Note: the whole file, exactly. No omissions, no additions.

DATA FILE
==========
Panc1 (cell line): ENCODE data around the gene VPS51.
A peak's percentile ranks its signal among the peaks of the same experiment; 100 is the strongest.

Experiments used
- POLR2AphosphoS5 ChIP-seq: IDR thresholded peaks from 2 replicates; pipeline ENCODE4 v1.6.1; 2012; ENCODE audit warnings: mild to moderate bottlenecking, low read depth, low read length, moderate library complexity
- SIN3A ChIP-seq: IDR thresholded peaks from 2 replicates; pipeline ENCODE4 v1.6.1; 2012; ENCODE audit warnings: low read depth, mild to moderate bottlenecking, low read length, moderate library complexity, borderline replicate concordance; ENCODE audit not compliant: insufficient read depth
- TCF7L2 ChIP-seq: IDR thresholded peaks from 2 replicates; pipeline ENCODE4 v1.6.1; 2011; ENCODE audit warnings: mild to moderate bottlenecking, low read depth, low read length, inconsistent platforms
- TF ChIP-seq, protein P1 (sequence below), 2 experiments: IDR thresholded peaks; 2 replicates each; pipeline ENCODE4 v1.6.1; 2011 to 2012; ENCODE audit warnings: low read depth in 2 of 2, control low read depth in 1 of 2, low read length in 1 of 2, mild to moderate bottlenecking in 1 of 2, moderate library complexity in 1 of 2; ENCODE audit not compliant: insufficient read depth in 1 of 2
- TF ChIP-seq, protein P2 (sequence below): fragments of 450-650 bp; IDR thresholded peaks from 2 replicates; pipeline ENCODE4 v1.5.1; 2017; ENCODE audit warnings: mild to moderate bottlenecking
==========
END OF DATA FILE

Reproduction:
Panc1 (cell line): ENCODE data around the gene VPS51.
A peak's percentile ranks its signal among the peaks of the same experiment; 100 is the strongest.

Experiments used
- POLR2AphosphoS5 ChIP-seq: IDR thresholded peaks from 2 replicates; pipeline ENCODE4 v1.6.1; 2012; ENCODE audit warnings: mild to moderate bottlenecking, low read depth, low read length, moderate library complexity
- SIN3A ChIP-seq: IDR thresholded peaks from 2 replicates; pipeline ENCODE4 v1.6.1; 2012; ENCODE audit warnings: low read depth, mild to moderate bottlenecking, low read length, moderate library complexity, borderline replicate concordance; ENCODE audit not compliant: insufficient read depth
- TCF7L2 ChIP-seq: IDR thresholded peaks from 2 replicates; pipeline ENCODE4 v1.6.1; 2011; ENCODE audit warnings: mild to moderate bottlenecking, low read depth, low read length, inconsistent platforms
- TF ChIP-seq, protein P1 (sequence below), 2 experiments: IDR thresholded peaks; 2 replicates each; pipeline ENCODE4 v1.6.1; 2011 to 2012; ENCODE audit warnings: low read depth in 2 of 2, control low read depth in 1 of 2, low read length in 1 of 2, mild to moderate bottlenecking in 1 of 2, moderate library complexity in 1 of 2; ENCODE audit not compliant: insufficient read depth in 1 of 2
- TF ChIP-seq, protein P2 (sequence below): fragments of 450-650 bp; IDR thresholded peaks from 2 replicates; pipeline ENCODE4 v1.5.1; 2017; ENCODE audit warnings: mild to moderate bottlenecking